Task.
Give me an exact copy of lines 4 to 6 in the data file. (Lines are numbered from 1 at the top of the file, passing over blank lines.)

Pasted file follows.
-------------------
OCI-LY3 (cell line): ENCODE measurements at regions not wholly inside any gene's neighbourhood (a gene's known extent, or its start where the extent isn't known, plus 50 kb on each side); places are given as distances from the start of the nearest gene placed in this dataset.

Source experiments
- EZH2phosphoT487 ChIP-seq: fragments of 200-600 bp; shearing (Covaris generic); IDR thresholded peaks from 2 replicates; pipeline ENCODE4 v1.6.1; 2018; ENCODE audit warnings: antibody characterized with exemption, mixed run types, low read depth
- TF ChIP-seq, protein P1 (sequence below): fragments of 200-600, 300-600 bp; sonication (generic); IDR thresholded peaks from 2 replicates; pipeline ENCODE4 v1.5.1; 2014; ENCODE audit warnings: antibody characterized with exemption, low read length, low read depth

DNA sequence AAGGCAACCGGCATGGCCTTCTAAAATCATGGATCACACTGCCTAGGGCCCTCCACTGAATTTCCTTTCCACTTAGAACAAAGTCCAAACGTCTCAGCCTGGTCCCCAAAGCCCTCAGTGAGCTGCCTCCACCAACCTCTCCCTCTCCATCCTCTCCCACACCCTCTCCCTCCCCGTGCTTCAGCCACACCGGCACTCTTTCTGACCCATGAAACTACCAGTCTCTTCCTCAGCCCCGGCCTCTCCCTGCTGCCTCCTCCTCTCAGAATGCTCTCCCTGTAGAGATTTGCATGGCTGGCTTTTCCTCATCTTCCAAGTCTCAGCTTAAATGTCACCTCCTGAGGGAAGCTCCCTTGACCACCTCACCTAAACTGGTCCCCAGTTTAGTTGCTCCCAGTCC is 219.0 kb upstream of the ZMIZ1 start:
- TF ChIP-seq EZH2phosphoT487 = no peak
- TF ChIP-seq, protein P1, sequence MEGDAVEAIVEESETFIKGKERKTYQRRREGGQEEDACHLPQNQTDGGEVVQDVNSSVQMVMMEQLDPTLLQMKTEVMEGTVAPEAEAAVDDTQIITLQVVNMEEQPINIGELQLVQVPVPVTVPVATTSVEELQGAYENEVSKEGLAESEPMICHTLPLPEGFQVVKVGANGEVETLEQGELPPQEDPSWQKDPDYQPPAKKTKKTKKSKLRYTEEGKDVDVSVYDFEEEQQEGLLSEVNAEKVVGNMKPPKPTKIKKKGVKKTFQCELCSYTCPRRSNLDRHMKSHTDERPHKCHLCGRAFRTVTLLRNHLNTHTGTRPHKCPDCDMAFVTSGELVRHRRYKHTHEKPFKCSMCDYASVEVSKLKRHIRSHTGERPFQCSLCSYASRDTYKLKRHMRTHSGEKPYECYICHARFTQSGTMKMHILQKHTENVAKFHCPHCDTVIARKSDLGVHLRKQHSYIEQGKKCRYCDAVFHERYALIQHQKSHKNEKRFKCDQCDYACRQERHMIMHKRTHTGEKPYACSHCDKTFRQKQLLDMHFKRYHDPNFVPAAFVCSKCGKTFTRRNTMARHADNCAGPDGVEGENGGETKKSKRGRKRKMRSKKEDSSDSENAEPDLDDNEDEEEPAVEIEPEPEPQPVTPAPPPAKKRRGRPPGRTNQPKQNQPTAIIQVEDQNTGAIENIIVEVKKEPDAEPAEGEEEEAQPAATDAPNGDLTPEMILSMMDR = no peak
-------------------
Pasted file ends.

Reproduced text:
- TF ChIP-seq, protein P1 (sequence below): fragments of 200-600, 300-600 bp; sonication (generic); IDR thresholded peaks from 2 replicates; pipeline ENCODE4 v1.5.1; 2014; ENCODE audit warnings: antibody characterized with exemption, low read length, low read depth

DNA sequence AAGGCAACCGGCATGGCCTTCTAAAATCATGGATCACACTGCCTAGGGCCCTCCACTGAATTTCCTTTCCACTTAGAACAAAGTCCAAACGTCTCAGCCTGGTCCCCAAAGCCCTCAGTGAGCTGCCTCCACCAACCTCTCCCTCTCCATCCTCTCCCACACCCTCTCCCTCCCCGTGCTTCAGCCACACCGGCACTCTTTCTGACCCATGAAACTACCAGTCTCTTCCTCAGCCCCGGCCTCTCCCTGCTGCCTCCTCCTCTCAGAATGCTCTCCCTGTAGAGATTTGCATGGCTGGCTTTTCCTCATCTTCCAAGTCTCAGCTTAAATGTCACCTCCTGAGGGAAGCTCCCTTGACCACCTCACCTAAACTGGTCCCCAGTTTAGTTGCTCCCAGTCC is 219.0 kb upstream of the ZMIZ1 start:
- TF ChIP-seq EZH2phosphoT487 = no peak